Greece commemorates Balkan Wars, Thessaloniki restoration
THESSALONIKI, Greece - - Agence France-Presse
Greek President Karolos Papoulias sits in the center of Saint Dimitrios church to attend a religious ceremony marking the 100-year liberation anniversary of Thessaloniki, with the Greek Prime Minister Antonis Samaras (front L) and other dignitaries in the northern Greek town of Thessaloniki October 26, 2012. REUTERS PhotoGreece today opened a three-day celebration to commemorate the victorious Balkan Wars of 1912-1913 that restored the city of Thessaloniki to Greek control after nearly five centuries of Ottoman rule.
The celebration featuring a special museum exhibit, a military parade and a mounted procession of troops in historic period uniforms was inaugurated by President Carolos Papoulias and Prime Minister Antonis Samaras.
"We would prefer to celebrate the centennial of this liberation under very different circumstances, not at the heart of a crisis," Samaras said.
"But the lessons of this period may be more pertinent and stronger today... serving to understand the great strength we have inside us, and as a nation," the PM said.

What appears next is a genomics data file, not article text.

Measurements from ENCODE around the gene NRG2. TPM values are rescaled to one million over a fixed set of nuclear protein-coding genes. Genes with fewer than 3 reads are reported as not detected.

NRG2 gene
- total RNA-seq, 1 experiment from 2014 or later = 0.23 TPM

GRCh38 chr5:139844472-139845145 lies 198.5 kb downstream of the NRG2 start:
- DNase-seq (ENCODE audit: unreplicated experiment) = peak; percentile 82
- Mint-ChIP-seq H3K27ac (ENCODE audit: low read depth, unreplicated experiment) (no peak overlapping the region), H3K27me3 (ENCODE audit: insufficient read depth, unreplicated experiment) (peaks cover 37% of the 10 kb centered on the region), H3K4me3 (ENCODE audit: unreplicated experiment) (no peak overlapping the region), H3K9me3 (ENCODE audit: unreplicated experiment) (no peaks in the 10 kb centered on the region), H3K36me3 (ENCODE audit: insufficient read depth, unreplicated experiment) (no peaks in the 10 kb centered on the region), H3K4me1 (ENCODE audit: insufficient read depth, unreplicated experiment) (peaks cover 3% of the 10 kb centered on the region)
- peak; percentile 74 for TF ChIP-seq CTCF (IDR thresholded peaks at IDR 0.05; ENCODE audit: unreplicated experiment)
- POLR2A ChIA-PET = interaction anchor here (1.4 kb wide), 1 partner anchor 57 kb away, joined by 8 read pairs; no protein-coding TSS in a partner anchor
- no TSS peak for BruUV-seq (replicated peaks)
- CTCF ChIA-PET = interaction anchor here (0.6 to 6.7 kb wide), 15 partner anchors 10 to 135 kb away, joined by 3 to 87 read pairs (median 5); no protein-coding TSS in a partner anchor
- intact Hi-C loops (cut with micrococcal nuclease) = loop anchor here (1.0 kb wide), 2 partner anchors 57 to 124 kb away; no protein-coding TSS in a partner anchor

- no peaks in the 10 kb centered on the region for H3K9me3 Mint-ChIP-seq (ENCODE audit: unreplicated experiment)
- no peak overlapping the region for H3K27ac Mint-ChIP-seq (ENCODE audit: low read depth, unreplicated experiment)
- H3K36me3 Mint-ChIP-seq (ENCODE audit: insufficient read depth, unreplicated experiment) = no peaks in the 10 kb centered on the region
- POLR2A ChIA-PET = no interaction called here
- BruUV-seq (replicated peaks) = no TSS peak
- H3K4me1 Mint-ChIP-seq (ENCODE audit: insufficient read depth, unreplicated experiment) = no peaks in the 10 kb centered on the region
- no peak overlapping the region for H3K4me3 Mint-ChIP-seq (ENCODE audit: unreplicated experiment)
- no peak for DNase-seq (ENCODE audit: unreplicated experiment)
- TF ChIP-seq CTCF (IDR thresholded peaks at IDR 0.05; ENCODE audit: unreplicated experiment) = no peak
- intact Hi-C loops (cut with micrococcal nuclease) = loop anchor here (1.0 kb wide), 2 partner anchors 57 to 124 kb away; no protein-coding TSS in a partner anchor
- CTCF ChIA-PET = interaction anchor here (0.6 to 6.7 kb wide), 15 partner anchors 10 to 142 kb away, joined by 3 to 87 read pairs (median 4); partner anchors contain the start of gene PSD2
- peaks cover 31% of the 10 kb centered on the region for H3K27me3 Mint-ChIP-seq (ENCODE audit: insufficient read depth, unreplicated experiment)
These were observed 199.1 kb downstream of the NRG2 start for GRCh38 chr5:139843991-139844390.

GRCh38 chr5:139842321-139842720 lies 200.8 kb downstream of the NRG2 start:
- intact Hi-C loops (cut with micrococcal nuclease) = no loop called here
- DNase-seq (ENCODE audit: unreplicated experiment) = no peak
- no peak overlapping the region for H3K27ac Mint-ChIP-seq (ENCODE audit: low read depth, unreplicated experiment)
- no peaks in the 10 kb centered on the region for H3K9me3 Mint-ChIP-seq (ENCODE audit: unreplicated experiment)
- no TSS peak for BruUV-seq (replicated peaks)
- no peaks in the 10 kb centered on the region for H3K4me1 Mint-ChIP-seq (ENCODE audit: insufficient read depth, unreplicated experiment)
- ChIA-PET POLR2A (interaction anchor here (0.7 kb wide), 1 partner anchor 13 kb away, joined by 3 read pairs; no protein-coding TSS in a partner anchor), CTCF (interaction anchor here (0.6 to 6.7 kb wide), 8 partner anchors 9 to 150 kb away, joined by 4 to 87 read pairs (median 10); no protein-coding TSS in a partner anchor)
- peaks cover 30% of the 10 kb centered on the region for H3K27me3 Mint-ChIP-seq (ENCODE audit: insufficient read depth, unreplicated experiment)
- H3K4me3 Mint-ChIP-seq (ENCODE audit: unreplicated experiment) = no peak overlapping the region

Papoulias, a former resistance fighter in World War II, said that the Greek people "can never be beaten." The flag raised on October 29, 1912 over Thessaloniki will lead the procession of mounted troops on Saturday that will follow the route through the city streets taken by the Greek army a century ago.
A military parade will close the celebration on Sunday, a national holiday in Greece that commemorates the country's resistance to the Axis powers.
The museum exhibition includes the original treaty of the city's surrender, written in French and only recently rediscovered in Greek army archives.
Fighting on the side of Bulgaria, Serbia and Montenegro, Greece retook Thessaloniki from the Ottoman Empire early in the conflict which eventually saw the small Greek state nearly double its territory.
The Bulgarian army, which was also keen to take the cosmopolitan Aegean port city, arrived a day later.
Friction between the Balkan allies led to the outbreak of the Second Balkan War in June 1913 in which Greece won further territory from Bulgaria.
Overall, the Greek state retook the regions of Thessaly, Macedonia and Epirus which had been lost to the Greeks since the fall of the Byzantine Empire.